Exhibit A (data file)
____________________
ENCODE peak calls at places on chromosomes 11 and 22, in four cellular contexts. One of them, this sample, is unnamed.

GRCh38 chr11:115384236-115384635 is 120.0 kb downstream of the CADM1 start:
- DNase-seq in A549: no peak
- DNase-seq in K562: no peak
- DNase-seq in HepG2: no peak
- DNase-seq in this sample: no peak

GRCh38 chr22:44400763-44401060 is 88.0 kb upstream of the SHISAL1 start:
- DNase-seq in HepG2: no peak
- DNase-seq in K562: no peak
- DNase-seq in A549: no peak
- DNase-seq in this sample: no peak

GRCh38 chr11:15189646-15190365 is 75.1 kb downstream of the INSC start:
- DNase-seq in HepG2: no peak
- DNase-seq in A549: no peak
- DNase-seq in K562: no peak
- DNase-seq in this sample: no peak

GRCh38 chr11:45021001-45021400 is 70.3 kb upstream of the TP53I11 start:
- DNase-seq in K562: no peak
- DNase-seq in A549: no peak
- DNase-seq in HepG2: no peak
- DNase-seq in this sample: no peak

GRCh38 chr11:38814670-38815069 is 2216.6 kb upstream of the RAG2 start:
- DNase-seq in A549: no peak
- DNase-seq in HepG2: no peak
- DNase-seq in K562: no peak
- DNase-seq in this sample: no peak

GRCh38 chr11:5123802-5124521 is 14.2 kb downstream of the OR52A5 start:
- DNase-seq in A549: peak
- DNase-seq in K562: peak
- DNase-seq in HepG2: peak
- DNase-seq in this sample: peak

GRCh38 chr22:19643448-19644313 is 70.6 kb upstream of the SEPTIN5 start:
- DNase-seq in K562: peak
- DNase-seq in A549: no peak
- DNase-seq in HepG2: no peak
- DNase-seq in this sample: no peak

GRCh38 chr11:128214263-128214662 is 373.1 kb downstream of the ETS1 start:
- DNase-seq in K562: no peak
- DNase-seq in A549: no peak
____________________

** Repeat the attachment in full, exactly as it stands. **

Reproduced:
ENCODE peak calls at places on chromosomes 11 and 22, in four cellular contexts. One of them, this sample, is unnamed.

GRCh38 chr11:115384236-115384635 is 120.0 kb downstream of the CADM1 start:
- DNase-seq in A549: no peak
- DNase-seq in K562: no peak
- DNase-seq in HepG2: no peak
- DNase-seq in this sample: no peak

GRCh38 chr22:44400763-44401060 is 88.0 kb upstream of the SHISAL1 start:
- DNase-seq in HepG2: no peak
- DNase-seq in K562: no peak
- DNase-seq in A549: no peak
- DNase-seq in this sample: no peak

GRCh38 chr11:15189646-15190365 is 75.1 kb downstream of the INSC start:
- DNase-seq in HepG2: no peak
- DNase-seq in A549: no peak
- DNase-seq in K562: no peak
- DNase-seq in this sample: no peak

GRCh38 chr11:45021001-45021400 is 70.3 kb upstream of the TP53I11 start:
- DNase-seq in K562: no peak
- DNase-seq in A549: no peak
- DNase-seq in HepG2: no peak
- DNase-seq in this sample: no peak

GRCh38 chr11:38814670-38815069 is 2216.6 kb upstream of the RAG2 start:
- DNase-seq in A549: no peak
- DNase-seq in HepG2: no peak
- DNase-seq in K562: no peak
- DNase-seq in this sample: no peak

GRCh38 chr11:5123802-5124521 is 14.2 kb downstream of the OR52A5 start:
- DNase-seq in A549: peak
- DNase-seq in K562: peak
- DNase-seq in HepG2: peak
- DNase-seq in this sample: peak

GRCh38 chr22:19643448-19644313 is 70.6 kb upstream of the SEPTIN5 start:
- DNase-seq in K562: peak
- DNase-seq in A549: no peak
- DNase-seq in HepG2: no peak
- DNase-seq in this sample: no peak

GRCh38 chr11:128214263-128214662 is 373.1 kb downstream of the ETS1 start:
- DNase-seq in K562: no peak
- DNase-seq in A549: no peak